Non-profit Volusia K9 helps veterans improve their health
DELAND, Fla. — Veterans know all too well that dressing for service comes with sacrifice.
Returning home means bearing visible and invisible scars for many years in post-military life.
SERVICE AND SACRIFICE
“People think a flashback is just a memory – it’s not,” said retired Sergeant Major Ed Rosa of Deland. “A flashback is a feeling like you’re back to that time and place in combat, or whatever traumatic experience it was. You can smell the smell, you can hear the sounds.
Rosa served nearly 21 years in the military, with multiple overseas tours. He followed in his family’s footsteps; his grandfathers served in World War II, his uncle and father served in Vietnam. His sons also enlisted later. For Rosa, who eventually rose through the ranks in the military’s counterintelligence operations, that meant putting her country first, including her family and her own health.
“When you’re deployed a lot, when you’re away from your family, you involuntarily start to detach yourself from your family a bit,” Rosa said.
Rosa’s overseas service took place in the early 2000s, when America was at the height of war. After returning home, he noticed his signs of post-traumatic stress disorder and other physical ailments. He mostly ignored the signs for 15 years until a friend and veteran committed suicide. One act Rosa said was a wake-up call.
RETURN TO THE TRAINING GROUND
Rosa is now back on the training ground, teamed up with a new “combat mate”. With 10-month-old Harley by his side, the Labrador pup and the army veteran learn together how to adjust to a post-military life.
The training is part of a new non-profit organization based in Volusia County. Ally Nass founded Command K9 Service Dogs about a year ago.
“I started this because I saw the difference in my life,” Nass said. A disabled veteran herself, Nass grew up with dogs. She joined the military and was assigned to a K9 unit training dogs for military and security services.
She now trains dogs to help other veterans. Nass is disabled due to injuries sustained in the military and has developed anxiety due to military sexual trauma. His closest companion is a 3 and a half year old Labrador-Catahola mix named “Trump”.
She trained Trump to help her with almost every day-to-day chore — opening the fridge, retrieving bags, removing socks and shoes, picking things up off the floor, even standing firm to help Nass get up off the floor.
Traits Nass is now helping teach others who will soon be service dogs and veterans.
FINDING HELP AND HOPE
The unique trait of Command K9 Service Dogs is that it pairs puppies and veterans early, where they train together.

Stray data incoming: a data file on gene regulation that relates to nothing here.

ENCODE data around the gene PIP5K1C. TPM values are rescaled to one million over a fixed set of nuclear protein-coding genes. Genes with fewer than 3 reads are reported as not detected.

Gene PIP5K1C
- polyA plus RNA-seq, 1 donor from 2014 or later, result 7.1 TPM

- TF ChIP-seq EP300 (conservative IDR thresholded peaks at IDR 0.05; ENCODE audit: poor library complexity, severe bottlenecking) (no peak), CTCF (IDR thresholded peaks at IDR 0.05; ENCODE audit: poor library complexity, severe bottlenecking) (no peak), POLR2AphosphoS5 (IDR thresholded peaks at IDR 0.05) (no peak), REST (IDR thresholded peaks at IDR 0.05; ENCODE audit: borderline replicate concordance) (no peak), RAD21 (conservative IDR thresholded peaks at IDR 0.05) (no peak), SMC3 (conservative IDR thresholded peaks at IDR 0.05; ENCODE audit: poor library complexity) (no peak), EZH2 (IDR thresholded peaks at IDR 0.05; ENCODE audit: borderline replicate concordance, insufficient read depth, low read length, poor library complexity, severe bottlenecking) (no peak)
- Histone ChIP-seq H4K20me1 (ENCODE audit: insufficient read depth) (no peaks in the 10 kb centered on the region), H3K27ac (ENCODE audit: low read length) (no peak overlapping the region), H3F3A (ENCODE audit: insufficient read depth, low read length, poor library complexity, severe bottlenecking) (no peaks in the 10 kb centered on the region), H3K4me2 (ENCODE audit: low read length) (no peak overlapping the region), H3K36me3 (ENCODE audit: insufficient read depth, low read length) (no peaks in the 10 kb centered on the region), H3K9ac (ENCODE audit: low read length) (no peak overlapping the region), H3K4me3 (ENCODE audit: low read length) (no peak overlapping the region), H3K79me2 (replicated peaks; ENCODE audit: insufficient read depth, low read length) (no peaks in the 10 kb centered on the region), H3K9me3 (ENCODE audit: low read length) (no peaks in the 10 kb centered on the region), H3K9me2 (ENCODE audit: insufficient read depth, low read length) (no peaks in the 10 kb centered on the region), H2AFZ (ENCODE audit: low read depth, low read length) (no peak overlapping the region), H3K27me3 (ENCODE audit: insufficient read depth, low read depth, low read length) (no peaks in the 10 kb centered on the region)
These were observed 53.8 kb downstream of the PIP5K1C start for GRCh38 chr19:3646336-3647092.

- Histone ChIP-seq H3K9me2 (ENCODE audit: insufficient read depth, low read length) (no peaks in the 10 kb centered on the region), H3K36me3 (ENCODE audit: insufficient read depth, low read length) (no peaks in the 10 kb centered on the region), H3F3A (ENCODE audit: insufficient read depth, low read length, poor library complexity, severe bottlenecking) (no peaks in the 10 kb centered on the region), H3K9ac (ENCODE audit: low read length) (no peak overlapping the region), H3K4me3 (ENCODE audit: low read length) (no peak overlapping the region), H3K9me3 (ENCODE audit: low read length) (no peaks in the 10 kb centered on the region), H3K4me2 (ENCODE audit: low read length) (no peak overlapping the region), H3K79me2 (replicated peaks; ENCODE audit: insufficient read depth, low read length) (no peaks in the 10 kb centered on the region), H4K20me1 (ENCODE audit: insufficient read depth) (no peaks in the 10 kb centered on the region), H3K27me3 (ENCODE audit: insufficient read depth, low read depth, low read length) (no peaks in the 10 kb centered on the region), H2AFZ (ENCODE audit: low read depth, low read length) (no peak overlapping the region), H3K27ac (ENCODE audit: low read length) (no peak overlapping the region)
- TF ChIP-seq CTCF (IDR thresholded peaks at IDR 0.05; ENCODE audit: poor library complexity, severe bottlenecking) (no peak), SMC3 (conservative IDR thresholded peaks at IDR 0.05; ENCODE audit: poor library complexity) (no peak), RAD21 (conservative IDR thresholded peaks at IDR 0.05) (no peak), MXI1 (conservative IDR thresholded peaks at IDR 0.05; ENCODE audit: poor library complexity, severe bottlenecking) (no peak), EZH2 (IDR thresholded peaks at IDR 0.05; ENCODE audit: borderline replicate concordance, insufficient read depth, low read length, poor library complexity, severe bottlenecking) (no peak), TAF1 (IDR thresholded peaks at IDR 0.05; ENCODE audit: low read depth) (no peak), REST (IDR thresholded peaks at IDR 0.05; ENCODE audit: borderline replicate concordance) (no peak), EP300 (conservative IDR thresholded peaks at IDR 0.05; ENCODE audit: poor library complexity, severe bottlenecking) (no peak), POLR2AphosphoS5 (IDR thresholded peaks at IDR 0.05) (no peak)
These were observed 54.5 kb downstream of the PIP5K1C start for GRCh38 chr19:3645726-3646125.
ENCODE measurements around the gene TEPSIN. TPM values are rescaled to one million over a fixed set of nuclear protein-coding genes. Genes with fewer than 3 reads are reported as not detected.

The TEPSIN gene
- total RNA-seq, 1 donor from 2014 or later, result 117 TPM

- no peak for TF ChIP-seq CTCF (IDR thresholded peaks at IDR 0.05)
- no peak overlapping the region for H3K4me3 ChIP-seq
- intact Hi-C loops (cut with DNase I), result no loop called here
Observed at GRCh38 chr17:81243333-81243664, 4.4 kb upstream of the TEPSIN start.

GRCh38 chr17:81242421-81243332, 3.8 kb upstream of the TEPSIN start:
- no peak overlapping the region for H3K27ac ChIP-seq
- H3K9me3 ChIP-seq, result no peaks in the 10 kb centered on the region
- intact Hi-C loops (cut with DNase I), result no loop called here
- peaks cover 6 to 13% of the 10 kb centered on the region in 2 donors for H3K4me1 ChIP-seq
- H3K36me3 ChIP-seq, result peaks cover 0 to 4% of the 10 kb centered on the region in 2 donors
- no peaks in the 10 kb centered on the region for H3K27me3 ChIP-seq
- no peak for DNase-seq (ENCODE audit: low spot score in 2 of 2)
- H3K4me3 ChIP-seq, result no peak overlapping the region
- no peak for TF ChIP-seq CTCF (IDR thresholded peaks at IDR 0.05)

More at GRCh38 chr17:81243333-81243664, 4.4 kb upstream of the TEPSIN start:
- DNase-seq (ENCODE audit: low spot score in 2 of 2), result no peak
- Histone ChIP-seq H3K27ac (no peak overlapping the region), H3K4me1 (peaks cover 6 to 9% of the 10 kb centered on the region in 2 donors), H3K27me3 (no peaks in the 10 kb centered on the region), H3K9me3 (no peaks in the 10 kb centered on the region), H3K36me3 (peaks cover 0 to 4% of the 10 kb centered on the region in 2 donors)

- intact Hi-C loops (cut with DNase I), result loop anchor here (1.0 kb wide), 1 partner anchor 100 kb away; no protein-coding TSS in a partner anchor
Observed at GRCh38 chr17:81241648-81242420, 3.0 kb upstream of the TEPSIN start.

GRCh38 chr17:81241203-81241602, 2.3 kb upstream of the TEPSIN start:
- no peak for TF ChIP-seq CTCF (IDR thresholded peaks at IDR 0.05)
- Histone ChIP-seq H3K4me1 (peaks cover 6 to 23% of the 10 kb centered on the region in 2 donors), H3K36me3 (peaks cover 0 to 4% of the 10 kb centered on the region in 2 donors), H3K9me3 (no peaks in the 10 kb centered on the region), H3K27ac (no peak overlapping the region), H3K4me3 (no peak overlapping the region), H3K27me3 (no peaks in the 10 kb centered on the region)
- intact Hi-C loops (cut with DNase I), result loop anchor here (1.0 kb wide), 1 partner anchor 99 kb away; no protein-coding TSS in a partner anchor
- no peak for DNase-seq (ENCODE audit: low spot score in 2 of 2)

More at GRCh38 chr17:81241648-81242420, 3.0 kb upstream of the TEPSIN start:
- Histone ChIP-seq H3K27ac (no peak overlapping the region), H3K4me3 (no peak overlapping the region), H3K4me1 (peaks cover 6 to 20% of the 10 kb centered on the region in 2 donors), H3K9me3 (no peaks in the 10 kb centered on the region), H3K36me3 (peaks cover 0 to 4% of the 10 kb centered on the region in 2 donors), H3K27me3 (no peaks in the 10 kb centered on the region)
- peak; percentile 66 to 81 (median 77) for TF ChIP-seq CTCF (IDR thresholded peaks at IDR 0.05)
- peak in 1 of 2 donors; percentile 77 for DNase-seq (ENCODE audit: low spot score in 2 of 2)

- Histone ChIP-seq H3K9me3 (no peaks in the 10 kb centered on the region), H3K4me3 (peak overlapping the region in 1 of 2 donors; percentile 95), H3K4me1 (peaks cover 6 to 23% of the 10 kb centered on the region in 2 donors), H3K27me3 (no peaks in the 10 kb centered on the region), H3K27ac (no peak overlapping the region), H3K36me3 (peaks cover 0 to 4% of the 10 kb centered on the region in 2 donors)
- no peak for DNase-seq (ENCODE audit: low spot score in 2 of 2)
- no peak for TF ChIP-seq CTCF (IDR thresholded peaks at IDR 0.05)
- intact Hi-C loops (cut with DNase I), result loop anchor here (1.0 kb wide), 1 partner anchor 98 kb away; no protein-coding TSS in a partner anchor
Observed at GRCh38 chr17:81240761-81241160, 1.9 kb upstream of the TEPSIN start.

“It changed my life. My quality of life has nothing to do with what it was before,” Nass said. “I still battle PTSD on a daily basis, and sometimes anxiety with panic attacks, but my dog is doing so much better.”
Nass said the program helps improve the quality of life for veterans who often feel isolated due to the effects of service.
“It’s like the end of the tunnel. I know tomorrow will be better, and tomorrow will be better than today, and the day after tomorrow will be better, and the day after tomorrow,” Rosa said. “It’s a great feeling that I have. I haven’t had one in 15 years, so I have this four-legged friend to thank for that.
Rosa is not just an intern, but is now using her retired life to help Command K9 Service Dogs win grants and donations to grow the program. Nass said she has worked with 50 dogs since the program began, including 15 so far. The dogs are donated to the group, but Nass said they will need community support to continue.
Providing resources to veterans remains a major challenge in the United States. With 20 million veterans in the United States, nearly 1.5 million live in Florida, the third-largest veteran population in the nation.
Data from the US Department of Veterans Affairs shows that the efforts improve the physical and mental health of veterans. The number of veterans receiving mental health care from the VA increased 90% from 2006 to 2019, with funding for the programs increasing during that time from $2.4 billion to $8.9 billion. The VA’s 2021 Annual Veterans Suicide Prevention Report shows that overall veteran suicides are down, while civilian suicides are up. In 2019, an average of 17.2 veterans committed suicide every day in the United States. This includes 553 veterans in Florida in 2019.
Members of Command K9 Service Dogs say it’s a core aspect of their nonprofit organization. While they pair service dogs in training with veterans and are tailored to their needs, the program also helps connect veterans to one another, creating a support system for one another. If you or someone you know needs help, please contact the National Suicide Prevention Lifeline at 1-800-273-8255.